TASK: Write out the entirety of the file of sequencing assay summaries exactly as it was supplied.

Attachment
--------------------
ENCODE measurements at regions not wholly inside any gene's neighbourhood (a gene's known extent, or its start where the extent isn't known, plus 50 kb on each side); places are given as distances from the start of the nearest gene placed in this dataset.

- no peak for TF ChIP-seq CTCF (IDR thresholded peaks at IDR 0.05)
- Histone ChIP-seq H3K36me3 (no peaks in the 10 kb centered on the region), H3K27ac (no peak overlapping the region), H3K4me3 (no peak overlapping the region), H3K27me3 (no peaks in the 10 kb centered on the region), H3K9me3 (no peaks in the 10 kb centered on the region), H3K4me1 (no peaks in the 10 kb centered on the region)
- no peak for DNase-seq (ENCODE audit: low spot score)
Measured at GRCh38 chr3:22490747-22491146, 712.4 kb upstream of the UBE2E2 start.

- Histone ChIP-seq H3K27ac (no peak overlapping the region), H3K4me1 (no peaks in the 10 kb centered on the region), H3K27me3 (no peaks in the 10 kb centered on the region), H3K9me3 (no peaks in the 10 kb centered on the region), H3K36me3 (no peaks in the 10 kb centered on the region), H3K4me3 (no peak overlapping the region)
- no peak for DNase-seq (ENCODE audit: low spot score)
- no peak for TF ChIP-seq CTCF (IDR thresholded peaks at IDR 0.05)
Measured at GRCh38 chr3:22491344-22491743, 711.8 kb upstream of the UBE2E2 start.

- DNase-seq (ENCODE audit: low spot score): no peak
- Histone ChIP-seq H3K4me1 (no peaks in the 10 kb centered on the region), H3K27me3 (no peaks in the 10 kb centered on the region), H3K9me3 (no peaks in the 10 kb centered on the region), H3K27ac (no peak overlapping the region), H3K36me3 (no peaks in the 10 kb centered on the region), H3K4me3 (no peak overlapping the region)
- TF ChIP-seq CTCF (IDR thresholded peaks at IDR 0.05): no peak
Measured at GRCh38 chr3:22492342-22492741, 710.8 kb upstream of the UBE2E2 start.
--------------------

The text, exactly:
ENCODE measurements at regions not wholly inside any gene's neighbourhood (a gene's known extent, or its start where the extent isn't known, plus 50 kb on each side); places are given as distances from the start of the nearest gene placed in this dataset.

- no peak for TF ChIP-seq CTCF (IDR thresholded peaks at IDR 0.05)
- Histone ChIP-seq H3K36me3 (no peaks in the 10 kb centered on the region), H3K27ac (no peak overlapping the region), H3K4me3 (no peak overlapping the region), H3K27me3 (no peaks in the 10 kb centered on the region), H3K9me3 (no peaks in the 10 kb centered on the region), H3K4me1 (no peaks in the 10 kb centered on the region)
- no peak for DNase-seq (ENCODE audit: low spot score)
Measured at GRCh38 chr3:22490747-22491146, 712.4 kb upstream of the UBE2E2 start.

- Histone ChIP-seq H3K27ac (no peak overlapping the region), H3K4me1 (no peaks in the 10 kb centered on the region), H3K27me3 (no peaks in the 10 kb centered on the region), H3K9me3 (no peaks in the 10 kb centered on the region), H3K36me3 (no peaks in the 10 kb centered on the region), H3K4me3 (no peak overlapping the region)
- no peak for DNase-seq (ENCODE audit: low spot score)
- no peak for TF ChIP-seq CTCF (IDR thresholded peaks at IDR 0.05)
Measured at GRCh38 chr3:22491344-22491743, 711.8 kb upstream of the UBE2E2 start.

- DNase-seq (ENCODE audit: low spot score): no peak
- Histone ChIP-seq H3K4me1 (no peaks in the 10 kb centered on the region), H3K27me3 (no peaks in the 10 kb centered on the region), H3K9me3 (no peaks in the 10 kb centered on the region), H3K27ac (no peak overlapping the region), H3K36me3 (no peaks in the 10 kb centered on the region), H3K4me3 (no peak overlapping the region)
- TF ChIP-seq CTCF (IDR thresholded peaks at IDR 0.05): no peak
Measured at GRCh38 chr3:22492342-22492741, 710.8 kb upstream of the UBE2E2 start.